Kashmir, Hong Kong, Huawei, and Indian infirmities

Attendees walk past a sign for Huawei Technologies at the MWC Shanghai 2019 trade show on June 27. Photo: Bloomberg

[Building a Fully Connected Chinese Intelligence world alright!]

Soon after trashing Article 370, the first instinct of the Modi government was — no guesses here — to conciliate. S. Jaishankar, the external affairs minister and designated batter whenever China or the US hove into view, was sent off running to convince Beijing that this move did not threaten China’s interests, and to offset the effects of pleadings by his Pakistan counterpart Shah Mohammad Qureishi who had hightailed it to the Chinese capital to drum up support. But with Modi having previously described the abrogation as a purely “internal” matter, where was the need to reassure or explain a move to obtain a more perfect Indian Union to the eastern neighbour with no locus standi on the Kashmir issue other than as an annexer by stealth of India’s Aksai Chin territory (the Maozedong regime in the mid-1950s expropriated an eastern portion of this region to build the Highway connecting its western Xinjiang province to the mainland through Chinese-occupied Tibet), and as acceptor of a gift in 1963 of another, contiguous, part of the same Aksai Chin that China coveted by an Ayub Khan eager to court Beijing’s patronage vide the Sino-Pakistan accord. In this context, the Zhongnanhai had the gall to say that revoking Article 370 impugned Chinese sovereignty! Instead of reacting strongly to such ridiculous statement followed by equally silly advice urging Delhi to show restraint because, according to Beijing, the situation was fraught in the region, Modi dispatched Jaishankar to apply balm and seek understanding. Rather, shouldn’t the MEA have publicly reminded China about the unrest in Hong Kong and about sustained Chinese actions unsettling the South China Sea and told Beijing, in so many words, to mind its own damned business?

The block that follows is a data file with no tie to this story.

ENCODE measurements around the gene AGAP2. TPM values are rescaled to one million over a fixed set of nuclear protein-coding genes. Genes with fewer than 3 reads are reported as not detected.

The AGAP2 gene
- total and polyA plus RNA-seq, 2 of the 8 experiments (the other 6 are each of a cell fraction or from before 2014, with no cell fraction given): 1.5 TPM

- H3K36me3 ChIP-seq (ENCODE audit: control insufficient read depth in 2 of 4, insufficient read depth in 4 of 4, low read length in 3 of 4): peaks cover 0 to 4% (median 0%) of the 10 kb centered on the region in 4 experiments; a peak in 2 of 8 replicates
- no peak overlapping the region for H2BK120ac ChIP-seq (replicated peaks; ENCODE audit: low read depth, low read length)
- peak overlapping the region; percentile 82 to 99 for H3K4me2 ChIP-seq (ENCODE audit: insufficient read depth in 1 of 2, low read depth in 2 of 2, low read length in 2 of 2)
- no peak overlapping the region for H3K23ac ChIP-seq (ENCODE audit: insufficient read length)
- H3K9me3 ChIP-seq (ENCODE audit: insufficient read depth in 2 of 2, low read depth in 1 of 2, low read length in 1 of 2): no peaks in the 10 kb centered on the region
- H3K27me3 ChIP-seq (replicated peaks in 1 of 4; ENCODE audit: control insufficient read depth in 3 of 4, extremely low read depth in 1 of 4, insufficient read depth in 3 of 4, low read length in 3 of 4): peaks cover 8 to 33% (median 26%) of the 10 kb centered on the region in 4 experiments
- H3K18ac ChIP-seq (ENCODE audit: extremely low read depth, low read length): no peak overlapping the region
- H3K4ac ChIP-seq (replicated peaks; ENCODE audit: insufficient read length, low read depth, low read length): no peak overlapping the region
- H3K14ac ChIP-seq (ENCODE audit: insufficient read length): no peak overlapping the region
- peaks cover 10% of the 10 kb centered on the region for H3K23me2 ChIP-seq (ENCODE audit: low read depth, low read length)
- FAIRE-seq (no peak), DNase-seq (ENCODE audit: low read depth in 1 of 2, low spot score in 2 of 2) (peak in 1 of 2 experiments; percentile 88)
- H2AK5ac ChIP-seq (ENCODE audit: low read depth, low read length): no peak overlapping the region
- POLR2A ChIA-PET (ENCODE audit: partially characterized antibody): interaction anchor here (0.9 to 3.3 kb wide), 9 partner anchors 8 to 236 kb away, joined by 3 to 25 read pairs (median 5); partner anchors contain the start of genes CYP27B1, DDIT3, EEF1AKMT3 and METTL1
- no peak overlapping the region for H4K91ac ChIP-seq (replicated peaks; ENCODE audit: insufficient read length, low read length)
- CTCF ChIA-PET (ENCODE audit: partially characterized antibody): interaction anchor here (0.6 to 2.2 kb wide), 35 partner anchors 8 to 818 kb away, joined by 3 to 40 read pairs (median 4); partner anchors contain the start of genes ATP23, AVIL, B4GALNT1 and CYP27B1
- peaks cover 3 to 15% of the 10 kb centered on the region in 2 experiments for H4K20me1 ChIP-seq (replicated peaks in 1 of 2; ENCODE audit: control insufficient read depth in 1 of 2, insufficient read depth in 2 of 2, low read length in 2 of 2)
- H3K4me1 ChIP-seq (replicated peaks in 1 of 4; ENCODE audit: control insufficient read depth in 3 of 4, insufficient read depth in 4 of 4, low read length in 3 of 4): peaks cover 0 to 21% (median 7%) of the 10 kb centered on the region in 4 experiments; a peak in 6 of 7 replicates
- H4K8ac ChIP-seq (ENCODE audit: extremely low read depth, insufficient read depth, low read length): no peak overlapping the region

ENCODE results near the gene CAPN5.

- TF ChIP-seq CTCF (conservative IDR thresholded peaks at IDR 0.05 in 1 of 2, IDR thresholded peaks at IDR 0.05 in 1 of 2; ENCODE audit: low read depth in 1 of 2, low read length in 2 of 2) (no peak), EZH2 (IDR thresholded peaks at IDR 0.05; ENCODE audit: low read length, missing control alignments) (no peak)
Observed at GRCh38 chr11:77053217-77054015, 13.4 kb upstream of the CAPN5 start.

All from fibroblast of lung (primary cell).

Despite the gravest affronts and provocations to India’s territorial integrity and sovereignty over the years, Delhi has steadfastly refused to come out with its own ‘One India’ Doctrine and to equate it straightforwardly with the ‘One China’ principle Beijing insists all countries respect. Either China accepts all of the territory of the erstwhile “princely kingdom” of Kashmir, including Gilgit, Hunza, and Baltistan, and every last square inch under occupation of the Forces Command Northern Areas, Pakistan Army, as inalienable Indian territory, or India treats Tibet and Hong Kong under differentiated Chinese control, and Taiwan a fully independent and sovereign country, as very separate national entities. This is the sort of hard choice no Indian government has ever offered the hard-headed authoritarian rulers of Communist China. Indian governments from Nehru’s days have unfortunately sought China’s friendship and repeatedly got kicked in their teeth for their trouble. The Modi regime just as frequently and haplessly invokes the “Wuhan spirit”, urging “sensitivity to each other’s core concerns”, and allows Beijing to pile insult on injury (with its media arm, Global Times, warning that integrating Kashmir with India raises doubts about India’s credentials as potential permanent member of the UN Security Council — a status China enjoys — it must never be forgotten — because Nehru gifted it to Beijing, when international circumstances conspired to have both the Soviet Union and the US in the mid-Fifties wanting India to take the seat vacated by Chiangkaishek’s Taiwan!).